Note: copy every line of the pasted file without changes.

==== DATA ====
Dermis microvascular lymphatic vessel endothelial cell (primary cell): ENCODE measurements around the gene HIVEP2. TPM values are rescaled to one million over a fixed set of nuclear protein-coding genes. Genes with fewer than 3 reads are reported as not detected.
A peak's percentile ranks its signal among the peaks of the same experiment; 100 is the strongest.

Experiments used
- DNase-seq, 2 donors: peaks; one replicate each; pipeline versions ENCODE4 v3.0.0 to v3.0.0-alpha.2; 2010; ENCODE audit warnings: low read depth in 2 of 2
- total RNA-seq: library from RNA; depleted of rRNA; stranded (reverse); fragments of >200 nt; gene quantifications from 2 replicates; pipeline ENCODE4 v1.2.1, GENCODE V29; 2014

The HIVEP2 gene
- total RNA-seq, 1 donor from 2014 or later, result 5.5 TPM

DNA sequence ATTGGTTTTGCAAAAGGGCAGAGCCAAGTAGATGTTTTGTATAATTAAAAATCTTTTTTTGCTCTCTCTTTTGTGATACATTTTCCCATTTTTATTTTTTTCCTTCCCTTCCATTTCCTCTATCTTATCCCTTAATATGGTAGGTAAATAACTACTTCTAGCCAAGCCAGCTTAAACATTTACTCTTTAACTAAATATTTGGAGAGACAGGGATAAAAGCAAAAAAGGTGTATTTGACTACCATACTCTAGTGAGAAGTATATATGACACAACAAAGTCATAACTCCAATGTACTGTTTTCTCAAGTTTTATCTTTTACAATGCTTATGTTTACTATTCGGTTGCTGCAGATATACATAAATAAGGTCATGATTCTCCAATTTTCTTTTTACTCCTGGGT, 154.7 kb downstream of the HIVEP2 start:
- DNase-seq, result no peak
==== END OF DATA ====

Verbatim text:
Dermis microvascular lymphatic vessel endothelial cell (primary cell): ENCODE measurements around the gene HIVEP2. TPM values are rescaled to one million over a fixed set of nuclear protein-coding genes. Genes with fewer than 3 reads are reported as not detected.
A peak's percentile ranks its signal among the peaks of the same experiment; 100 is the strongest.

Experiments used
- DNase-seq, 2 donors: peaks; one replicate each; pipeline versions ENCODE4 v3.0.0 to v3.0.0-alpha.2; 2010; ENCODE audit warnings: low read depth in 2 of 2
- total RNA-seq: library from RNA; depleted of rRNA; stranded (reverse); fragments of >200 nt; gene quantifications from 2 replicates; pipeline ENCODE4 v1.2.1, GENCODE V29; 2014

The HIVEP2 gene
- total RNA-seq, 1 donor from 2014 or later, result 5.5 TPM

DNA sequence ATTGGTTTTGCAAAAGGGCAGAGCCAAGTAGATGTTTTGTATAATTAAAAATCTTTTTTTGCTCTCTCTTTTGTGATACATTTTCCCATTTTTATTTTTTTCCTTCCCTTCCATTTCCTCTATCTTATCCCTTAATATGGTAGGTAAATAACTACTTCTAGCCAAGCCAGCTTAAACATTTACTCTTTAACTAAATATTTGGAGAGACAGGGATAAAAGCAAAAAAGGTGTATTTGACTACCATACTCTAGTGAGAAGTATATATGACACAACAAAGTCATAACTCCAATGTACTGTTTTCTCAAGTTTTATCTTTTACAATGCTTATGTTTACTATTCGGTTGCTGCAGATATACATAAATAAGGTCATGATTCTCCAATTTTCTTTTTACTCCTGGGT, 154.7 kb downstream of the HIVEP2 start:
- DNase-seq, result no peak